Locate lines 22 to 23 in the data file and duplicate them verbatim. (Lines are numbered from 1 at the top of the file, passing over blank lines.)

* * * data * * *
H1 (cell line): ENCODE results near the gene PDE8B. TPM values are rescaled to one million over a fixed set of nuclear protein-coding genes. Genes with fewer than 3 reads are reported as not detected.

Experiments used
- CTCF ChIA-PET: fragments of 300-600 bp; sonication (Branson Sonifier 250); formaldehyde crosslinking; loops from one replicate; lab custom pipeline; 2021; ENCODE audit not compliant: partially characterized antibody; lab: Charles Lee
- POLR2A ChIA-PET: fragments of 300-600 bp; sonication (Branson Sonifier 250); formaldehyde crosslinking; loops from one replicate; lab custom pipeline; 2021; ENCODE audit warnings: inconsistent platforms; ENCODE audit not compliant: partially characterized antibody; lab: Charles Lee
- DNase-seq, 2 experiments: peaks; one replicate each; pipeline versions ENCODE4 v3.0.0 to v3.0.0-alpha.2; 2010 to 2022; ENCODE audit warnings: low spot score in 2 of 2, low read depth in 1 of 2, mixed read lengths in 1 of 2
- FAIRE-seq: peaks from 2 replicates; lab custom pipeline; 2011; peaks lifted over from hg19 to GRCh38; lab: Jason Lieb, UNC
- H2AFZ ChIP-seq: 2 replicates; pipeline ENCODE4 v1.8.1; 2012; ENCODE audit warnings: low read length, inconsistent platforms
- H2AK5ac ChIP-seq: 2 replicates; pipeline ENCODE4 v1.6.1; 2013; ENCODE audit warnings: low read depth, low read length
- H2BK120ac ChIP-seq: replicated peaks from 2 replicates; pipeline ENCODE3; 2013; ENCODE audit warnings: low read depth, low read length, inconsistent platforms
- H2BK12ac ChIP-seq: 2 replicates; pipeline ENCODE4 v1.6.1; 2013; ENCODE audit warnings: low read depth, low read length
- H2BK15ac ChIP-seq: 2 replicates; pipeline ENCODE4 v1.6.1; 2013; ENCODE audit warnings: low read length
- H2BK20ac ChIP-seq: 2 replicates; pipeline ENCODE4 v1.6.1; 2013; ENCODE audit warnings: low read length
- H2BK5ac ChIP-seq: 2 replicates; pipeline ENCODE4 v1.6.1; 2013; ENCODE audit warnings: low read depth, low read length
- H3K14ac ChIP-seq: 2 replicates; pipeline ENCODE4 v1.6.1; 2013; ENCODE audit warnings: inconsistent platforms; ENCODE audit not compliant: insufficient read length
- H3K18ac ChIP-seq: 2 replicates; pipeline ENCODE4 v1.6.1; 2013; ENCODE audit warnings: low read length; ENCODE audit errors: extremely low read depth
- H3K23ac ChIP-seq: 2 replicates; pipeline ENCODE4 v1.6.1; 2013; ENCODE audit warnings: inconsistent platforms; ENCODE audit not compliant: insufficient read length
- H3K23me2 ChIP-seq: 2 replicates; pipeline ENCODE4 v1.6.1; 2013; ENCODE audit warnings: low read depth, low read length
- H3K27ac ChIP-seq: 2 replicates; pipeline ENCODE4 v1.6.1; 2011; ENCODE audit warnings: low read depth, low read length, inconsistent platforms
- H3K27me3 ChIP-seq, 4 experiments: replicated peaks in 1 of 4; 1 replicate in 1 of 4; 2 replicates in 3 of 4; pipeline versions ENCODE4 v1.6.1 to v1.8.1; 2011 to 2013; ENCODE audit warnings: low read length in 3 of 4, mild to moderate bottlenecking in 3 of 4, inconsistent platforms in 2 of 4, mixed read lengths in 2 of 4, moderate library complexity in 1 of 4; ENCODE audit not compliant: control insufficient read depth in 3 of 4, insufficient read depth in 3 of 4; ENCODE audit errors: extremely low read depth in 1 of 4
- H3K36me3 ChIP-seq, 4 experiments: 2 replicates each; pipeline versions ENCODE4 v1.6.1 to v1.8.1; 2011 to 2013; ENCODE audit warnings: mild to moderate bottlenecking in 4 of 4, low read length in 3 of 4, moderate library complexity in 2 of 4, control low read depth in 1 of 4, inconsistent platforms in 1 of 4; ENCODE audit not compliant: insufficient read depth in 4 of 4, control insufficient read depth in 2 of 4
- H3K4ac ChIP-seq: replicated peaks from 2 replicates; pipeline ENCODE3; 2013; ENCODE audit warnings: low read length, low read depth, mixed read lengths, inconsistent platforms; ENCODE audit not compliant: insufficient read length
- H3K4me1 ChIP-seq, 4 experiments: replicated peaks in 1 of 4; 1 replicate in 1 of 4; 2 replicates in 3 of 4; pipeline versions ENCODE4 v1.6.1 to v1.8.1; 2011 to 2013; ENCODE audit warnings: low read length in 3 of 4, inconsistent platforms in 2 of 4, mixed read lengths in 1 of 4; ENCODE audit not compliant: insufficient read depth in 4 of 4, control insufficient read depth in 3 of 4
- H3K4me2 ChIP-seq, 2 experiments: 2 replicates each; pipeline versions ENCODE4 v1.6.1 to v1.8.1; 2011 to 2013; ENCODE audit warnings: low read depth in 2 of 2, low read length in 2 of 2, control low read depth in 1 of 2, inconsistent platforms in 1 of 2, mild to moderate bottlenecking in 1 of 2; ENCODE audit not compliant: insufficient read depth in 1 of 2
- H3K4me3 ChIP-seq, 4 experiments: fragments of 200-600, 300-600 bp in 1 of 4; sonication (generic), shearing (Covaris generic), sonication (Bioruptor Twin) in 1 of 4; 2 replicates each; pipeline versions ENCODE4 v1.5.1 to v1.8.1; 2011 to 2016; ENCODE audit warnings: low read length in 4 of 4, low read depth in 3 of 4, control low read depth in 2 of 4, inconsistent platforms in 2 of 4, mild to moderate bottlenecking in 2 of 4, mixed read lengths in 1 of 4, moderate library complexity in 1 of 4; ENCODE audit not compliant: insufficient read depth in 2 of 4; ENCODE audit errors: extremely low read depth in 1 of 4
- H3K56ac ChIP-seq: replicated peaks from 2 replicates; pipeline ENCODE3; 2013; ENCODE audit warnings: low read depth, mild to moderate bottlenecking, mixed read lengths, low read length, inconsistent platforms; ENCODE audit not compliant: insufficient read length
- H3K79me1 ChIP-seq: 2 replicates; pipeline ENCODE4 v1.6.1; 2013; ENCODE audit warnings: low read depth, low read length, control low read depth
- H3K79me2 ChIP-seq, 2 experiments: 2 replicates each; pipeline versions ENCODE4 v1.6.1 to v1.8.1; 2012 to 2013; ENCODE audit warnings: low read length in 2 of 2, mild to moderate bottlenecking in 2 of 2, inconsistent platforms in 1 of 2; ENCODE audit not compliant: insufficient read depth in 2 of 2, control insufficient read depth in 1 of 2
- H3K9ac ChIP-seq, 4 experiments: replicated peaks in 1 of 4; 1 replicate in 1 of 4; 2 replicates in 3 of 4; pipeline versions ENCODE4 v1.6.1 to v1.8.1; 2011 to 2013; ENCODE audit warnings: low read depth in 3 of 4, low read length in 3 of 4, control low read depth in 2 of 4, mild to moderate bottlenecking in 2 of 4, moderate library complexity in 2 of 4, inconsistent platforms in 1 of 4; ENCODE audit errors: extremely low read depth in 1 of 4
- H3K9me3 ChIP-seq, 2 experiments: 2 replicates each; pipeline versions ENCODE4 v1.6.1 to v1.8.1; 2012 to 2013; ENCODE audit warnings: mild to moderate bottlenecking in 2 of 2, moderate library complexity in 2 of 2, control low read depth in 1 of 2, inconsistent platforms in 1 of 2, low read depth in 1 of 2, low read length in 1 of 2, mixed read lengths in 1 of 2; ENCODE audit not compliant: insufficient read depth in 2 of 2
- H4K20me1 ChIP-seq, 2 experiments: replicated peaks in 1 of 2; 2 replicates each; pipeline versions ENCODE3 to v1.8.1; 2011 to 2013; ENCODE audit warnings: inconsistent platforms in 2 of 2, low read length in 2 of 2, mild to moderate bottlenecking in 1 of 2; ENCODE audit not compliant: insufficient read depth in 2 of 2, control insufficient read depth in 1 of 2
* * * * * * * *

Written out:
- H3K4me1 ChIP-seq, 4 experiments: replicated peaks in 1 of 4; 1 replicate in 1 of 4; 2 replicates in 3 of 4; pipeline versions ENCODE4 v1.6.1 to v1.8.1; 2011 to 2013; ENCODE audit warnings: low read length in 3 of 4, inconsistent platforms in 2 of 4, mixed read lengths in 1 of 4; ENCODE audit not compliant: insufficient read depth in 4 of 4, control insufficient read depth in 3 of 4
- H3K4me2 ChIP-seq, 2 experiments: 2 replicates each; pipeline versions ENCODE4 v1.6.1 to v1.8.1; 2011 to 2013; ENCODE audit warnings: low read depth in 2 of 2, low read length in 2 of 2, control low read depth in 1 of 2, inconsistent platforms in 1 of 2, mild to moderate bottlenecking in 1 of 2; ENCODE audit not compliant: insufficient read depth in 1 of 2